According to EREF-Canada’s analysis, there is a shortfall of about 1.1 million tonnes of total capacity when compared to the quantity of food and yard and garden waste generated annually. This shortfall in capacity becomes even more pronounced considering that the majority of this waste is more complex food waste which can require more intensive infrastructure like in-vessel and anaerobic digestion systems. EREF-Canada found that there is 3.08 million tonnes of capacity for in-vessel compost and anaerobic digestion facilities, resulting in a potential 3.72 million tonne shortfall in capacity for processing more complex organic wastes

The 128-page report also highlights how the organic waste sector in Canada has grown since the early 1990s when the first curbside and depot municipal leaf and yard waste programs were implemented. EREF-Canada’s research identified that as of 2019 there were a total of 328 compost and 59 anaerobic digestion facilities active in Canada.

Researchers also found that there is widespread implementation of organic waste management programs at the local levels. Ninety-one percent of all Canadians live in an area that has a residential organic waste management program. Furthermore, curbside programs are wildly available, with 83 percent of the population living in an area with access to curbside leaf and yard waste programs and 71 percent with access to curbside source-separate organic programs.

As a result of the analysis, researchers say, in general, the country is highly motivated to increase the amount of organic waste diverted from disposal and reduce the amount of organic waste generated. Diversion from disposal was the most common goal used across the country with 10 provinces/territories citing diversion as a goal. Reduction of waste was the second most common goal with 7 provinces/territories citing this as a goal.

The specifics of the goals for each province vary. For example, while the overall Canadian government goal is to reduce organic waste by 30 percent by 2030 (or 490 kg per person), the Ontario government is shooting for a 50-70 percent reduction by 2023 or 2025, depending on the sector where the goal is applied. Similarly, Nova Scotia is targeting a goal of 50 percent waste diversion, as well as a target for waste disposal of no more than 300 kg/person/per year. Quebec and British Columbia have been more aggressive goals. Quebec wants to recycle or recover 70 percent of all organic matter by 2030 and reduce the quantity of waste sent for disposal to 525 kg per capita. Meanwhile, British Columbia has a target of diverting 95% of organic waste for agricultural, industrial, and municipal waste.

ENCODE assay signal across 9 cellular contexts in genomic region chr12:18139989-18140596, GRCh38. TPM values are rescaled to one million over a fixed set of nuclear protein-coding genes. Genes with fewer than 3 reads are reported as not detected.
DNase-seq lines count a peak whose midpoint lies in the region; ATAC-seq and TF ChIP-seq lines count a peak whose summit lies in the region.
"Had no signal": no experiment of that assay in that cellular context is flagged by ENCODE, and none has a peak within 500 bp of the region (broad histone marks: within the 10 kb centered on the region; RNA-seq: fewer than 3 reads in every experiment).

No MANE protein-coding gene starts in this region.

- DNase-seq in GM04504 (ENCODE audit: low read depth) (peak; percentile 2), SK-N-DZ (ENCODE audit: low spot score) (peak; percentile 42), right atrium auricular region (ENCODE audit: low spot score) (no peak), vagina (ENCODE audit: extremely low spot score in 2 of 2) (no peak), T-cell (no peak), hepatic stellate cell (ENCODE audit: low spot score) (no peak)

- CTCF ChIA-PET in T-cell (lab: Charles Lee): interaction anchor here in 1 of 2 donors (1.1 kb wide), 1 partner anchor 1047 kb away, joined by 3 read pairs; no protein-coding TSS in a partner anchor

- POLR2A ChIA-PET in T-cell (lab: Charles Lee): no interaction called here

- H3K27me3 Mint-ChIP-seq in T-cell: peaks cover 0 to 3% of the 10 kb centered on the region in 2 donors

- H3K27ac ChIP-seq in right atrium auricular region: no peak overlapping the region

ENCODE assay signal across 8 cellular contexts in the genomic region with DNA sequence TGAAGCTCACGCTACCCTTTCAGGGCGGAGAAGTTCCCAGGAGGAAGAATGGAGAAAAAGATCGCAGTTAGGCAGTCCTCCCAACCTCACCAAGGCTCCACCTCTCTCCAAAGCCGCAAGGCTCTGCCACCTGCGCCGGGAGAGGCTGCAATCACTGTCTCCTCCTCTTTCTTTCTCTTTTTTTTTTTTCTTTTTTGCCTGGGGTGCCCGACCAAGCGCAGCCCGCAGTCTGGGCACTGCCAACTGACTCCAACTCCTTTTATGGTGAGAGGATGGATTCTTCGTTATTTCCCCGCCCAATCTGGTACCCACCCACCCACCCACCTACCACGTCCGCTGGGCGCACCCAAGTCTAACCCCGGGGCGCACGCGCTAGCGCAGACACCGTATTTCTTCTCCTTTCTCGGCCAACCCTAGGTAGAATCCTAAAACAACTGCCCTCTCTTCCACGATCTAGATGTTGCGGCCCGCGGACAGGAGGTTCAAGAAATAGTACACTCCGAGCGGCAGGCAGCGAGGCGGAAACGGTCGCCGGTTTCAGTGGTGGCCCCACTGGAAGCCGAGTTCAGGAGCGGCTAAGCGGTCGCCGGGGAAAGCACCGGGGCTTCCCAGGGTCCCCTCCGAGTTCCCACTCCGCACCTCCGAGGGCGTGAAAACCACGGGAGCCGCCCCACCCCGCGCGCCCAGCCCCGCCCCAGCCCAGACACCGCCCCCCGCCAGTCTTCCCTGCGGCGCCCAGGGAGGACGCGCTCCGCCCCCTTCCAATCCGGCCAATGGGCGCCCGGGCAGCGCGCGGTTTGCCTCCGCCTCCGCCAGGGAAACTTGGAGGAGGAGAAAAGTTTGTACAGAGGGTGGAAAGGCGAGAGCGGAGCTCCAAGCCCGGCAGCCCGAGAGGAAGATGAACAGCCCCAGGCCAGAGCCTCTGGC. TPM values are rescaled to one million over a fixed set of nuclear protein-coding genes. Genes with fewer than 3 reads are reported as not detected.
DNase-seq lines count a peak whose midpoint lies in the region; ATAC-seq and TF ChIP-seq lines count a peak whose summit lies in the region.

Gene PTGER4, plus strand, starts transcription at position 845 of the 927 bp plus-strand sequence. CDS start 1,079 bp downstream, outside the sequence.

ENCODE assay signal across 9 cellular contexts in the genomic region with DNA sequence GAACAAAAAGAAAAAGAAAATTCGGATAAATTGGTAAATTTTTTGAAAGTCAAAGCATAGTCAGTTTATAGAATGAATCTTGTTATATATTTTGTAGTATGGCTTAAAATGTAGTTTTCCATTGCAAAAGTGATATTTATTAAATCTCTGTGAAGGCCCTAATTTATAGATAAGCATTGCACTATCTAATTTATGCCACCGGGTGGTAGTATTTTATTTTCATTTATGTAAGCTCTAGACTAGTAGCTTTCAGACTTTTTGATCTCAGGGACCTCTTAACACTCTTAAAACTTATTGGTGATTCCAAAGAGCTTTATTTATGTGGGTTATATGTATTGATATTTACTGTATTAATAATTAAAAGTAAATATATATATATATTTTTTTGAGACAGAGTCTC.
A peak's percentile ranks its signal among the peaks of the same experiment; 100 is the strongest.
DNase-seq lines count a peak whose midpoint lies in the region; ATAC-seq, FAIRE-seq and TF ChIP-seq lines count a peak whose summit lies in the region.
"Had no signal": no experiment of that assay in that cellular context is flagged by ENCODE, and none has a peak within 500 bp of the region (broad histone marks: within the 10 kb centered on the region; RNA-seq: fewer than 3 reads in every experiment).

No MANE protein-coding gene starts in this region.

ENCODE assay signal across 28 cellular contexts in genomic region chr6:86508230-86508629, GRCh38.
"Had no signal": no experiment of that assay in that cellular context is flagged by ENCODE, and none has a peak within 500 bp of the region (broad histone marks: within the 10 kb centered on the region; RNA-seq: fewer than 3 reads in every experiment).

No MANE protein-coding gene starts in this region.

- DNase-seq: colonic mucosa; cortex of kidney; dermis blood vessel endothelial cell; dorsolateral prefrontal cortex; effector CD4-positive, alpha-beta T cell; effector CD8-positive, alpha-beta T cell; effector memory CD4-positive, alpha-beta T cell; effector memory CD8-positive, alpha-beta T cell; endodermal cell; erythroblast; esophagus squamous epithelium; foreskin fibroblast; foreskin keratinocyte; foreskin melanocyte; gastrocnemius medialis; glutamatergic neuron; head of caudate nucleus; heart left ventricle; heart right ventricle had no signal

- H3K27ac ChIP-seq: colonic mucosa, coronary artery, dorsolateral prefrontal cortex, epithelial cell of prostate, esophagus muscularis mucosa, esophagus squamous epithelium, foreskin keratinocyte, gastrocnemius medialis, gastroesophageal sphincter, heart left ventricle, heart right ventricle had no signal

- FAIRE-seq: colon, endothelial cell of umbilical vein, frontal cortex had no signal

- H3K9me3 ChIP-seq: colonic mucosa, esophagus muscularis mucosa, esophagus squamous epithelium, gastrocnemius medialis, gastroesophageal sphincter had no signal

EREF-Canada’s analysis suggests that as provinces and territories set more aggressive organics diversion and waste reduction related goals, additional organics management infrastructure will be needed. The country has the capacity necessary to collect additional materials, as many residents already have some access to an organic waste collection program. However, researchers say it is also necessary to ensure that these programs are routinely and properly used by residents. Many provinces and territories have already developed policies and programs that are driving progress towards their organic waste goals. Their continued progress will require supporting existing policies and programs, while also supporting improved access and availability of organics management infrastructure.

To download the complete report, click here.

The Environmental Research and Education Foundation of Canada is a registered charity with a designation of Public Foundation. Its mission is to advance education by conducting and funding research on all aspects of the Canadian solid waste management industry to achieve greater sustainability, higher process efficiency and increased knowledge and making the results publicly available.


Media Contact:

Stephen Aber, Communications Manager

Analysis of Organic Waste Diversion Efforts in Canada Shows Room for Improvement